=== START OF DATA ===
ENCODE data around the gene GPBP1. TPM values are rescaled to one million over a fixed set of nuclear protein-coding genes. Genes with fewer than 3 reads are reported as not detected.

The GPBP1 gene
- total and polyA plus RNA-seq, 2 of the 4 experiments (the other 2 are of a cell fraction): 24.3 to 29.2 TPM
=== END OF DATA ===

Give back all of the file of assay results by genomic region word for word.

ENCODE data around the gene GPBP1. TPM values are rescaled to one million over a fixed set of nuclear protein-coding genes. Genes with fewer than 3 reads are reported as not detected.

The GPBP1 gene
- total and polyA plus RNA-seq, 2 of the 4 experiments (the other 2 are of a cell fraction): 24.3 to 29.2 TPM